Bus and taxi passengers in Gauteng do not have to pay for e-tolls, provided they travel in public transport vehicles that are registered for e-tags.
This is a major benefit of the user-pay principle that has been retained by Government in the New Dispensation recently announced by Deputy President Cyril Ramaphosa. More than two-thirds of Gauteng commuters travel by taxis and buses, and this exemption clearly demonstrates Government efforts to drive down the costs of transport for poor and working-class families.
“We have listened to the concerns of communities about the potential impact of e-tolls on the cost of living, and responded by exempting the most widely-used forms of public transport, says Vusi Mona, spokesperson for SANRAL.
The only requirement is that registered taxis and buses must have a SANRAL account and display their e-tags when they pass through the gantries on the freeway.
Mona says working-class communities – and organisations which claim to speak on their behalf – should urge taxi organisations and bus operators to have SANRAL accounts. Some progressive organisations such as the SA National Taxi Council (Santaco) have come out in support of e-tolling and encouraged their members to register. Application forms for exemption are available on the SANRAL website and at various customer service centres across the province of Gauteng.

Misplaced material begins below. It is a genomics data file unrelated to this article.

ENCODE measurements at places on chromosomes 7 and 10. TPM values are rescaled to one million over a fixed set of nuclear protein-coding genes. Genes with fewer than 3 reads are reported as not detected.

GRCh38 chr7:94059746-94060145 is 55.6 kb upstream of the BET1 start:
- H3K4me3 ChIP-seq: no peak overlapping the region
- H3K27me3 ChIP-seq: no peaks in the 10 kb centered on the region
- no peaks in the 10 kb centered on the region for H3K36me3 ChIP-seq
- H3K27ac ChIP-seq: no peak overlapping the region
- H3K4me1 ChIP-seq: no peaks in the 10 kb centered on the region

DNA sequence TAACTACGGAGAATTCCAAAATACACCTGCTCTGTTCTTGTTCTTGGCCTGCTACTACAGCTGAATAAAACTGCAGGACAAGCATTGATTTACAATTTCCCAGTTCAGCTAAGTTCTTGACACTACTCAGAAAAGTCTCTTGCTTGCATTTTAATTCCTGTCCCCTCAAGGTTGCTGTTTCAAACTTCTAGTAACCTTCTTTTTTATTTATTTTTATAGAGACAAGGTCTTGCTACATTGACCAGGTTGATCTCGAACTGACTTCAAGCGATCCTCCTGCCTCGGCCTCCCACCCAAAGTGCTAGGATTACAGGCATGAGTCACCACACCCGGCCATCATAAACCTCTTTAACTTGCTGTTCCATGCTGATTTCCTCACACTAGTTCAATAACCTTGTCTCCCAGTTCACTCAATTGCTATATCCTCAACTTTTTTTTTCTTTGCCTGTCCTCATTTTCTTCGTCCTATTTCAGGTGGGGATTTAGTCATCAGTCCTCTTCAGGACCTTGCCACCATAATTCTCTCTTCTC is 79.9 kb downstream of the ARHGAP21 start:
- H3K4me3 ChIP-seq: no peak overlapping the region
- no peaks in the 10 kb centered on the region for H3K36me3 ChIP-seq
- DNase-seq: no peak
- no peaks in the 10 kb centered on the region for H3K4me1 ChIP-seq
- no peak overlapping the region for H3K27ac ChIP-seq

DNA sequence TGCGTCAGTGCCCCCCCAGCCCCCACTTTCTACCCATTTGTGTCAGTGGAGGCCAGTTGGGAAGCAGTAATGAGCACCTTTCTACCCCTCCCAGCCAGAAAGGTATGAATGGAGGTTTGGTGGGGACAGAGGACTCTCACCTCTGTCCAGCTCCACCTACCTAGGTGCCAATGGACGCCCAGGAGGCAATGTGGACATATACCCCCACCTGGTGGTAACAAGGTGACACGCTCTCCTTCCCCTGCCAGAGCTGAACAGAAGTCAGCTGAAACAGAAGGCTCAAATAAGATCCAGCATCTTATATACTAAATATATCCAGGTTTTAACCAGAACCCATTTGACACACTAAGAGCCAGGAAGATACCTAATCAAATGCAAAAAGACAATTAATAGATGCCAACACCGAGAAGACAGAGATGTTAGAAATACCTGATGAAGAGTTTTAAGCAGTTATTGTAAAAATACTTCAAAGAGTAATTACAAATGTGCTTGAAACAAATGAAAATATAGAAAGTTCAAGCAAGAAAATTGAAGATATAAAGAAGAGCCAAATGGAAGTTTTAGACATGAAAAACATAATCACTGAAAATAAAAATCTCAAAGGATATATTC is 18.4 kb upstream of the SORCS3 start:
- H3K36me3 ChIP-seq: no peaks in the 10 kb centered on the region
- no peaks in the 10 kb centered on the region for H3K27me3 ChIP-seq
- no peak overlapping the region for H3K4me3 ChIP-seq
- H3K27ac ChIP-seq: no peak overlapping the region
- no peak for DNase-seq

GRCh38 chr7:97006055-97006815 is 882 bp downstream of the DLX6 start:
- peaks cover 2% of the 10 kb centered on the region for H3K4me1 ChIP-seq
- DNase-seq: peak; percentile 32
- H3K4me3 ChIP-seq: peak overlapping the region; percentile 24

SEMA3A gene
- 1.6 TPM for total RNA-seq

The special allowance for public transport also shows why the user-pay Principle is preferred to a fuel levy to finance the improvements to the Gauteng freeway network. Higher pump prices affect all road users – both drivers and passengers – and taxi and bus owners simply pass the costs on through fare increases.
Mona says taxis fitted with e-tags can also use the electronic payment lanes at existing toll plazas and they do not have to stop at the booths to pay. This reduces the time spent on the roads for passengers and contributes to a better quality of life for families.